Friday, May 07, 2010

Fashiony Fearlessness

I aim to live up to this Fearless Leader Award for High Fashion! Isn't this year's award by Darlisa Riggs a soul-stirring design?

Behind the scenes here at chez DesigningVashti, I've been whipping up a crochet pattern menu. Some appetizers, some meaty main courses, an odd side dish or two (wouldn't be DesigningVashti otherwise), and some pure confections for dessert. By my next post or two I'll have a new lovely logo to unveil. Also probably a fun surprise by then.
pictured: "Mesmer"

So what's the main course and what's the side dish? Funny to think of crochet patterns this way, but it works (I love analogies and metaphors). For me, fashion designs are the main courses of my dream crochet dinner. For other designers and publishers, the meat and potatoes might be, say, afghans and baby layettes, right? I design those too sometimes, but a Fearless Leader Flamie for High Fashion? I feel a calling. Someone tapping my shoulder. A lightning strike, even.

Renee Barnes just posted an interview with me as part of her online Industry Insider Interviews series. I really enjoyed Renee's range of questions, so if you've ever wondered what strange skills I possess, or what my absolute first design proposals looked like, this interview tells all.  pictured: "Arrowhead"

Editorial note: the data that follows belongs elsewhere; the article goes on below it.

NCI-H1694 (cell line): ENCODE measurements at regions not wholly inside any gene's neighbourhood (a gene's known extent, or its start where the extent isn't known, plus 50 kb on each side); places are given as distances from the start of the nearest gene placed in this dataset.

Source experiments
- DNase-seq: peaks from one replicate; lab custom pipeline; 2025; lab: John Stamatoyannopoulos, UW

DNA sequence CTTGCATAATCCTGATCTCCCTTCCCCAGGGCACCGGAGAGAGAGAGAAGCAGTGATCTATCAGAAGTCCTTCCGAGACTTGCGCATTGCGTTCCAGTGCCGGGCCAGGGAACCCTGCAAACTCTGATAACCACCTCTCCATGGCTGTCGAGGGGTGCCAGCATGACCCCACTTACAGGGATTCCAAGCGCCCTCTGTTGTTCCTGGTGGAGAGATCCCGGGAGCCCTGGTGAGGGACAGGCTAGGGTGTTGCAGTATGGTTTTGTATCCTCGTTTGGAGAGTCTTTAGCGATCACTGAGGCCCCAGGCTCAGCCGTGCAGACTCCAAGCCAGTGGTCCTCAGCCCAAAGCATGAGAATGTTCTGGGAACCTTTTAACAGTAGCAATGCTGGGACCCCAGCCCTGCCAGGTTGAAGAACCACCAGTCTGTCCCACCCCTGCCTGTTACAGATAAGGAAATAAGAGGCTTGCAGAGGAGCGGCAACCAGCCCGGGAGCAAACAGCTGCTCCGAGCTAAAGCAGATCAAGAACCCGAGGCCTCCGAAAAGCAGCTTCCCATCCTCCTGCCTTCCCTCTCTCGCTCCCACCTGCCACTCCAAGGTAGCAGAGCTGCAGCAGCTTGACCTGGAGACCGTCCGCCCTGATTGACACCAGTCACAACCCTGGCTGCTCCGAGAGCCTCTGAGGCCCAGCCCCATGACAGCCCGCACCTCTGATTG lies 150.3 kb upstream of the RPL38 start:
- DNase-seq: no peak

For some reason I felt particularly free to spout off about some stuff--to come clean, to speak my truth, to tell it like it is from where I sit. I don't try to be provocative, but you know, just saying what one really thinks can be provocative by nature. If you like this sort of thing, esp. in the interview where I get on a roll about why I'm self-publishing, then you'll also enjoy the interview I did with Mary Beth Temple for her Getting Loopy podcast!

I suppose I'm feeling freer because I'm not actively seeking freelance work--traditionally in crochet world, freelance designers have had to be models of discretion. (By 'freelance' I mean selling all rights to my crochet patterns to publishers for a lump sum).

Surely I'm feeling freer because my 4-year term as national guild director ended on Jan. 1, 2010, so I am no longer an officer, representative & emissary of an organization.

And then there is the 6-year factor. Six years in crochet design: a lot or a little? Depends on who you ask, but it's definitely enough to know what I think about some things!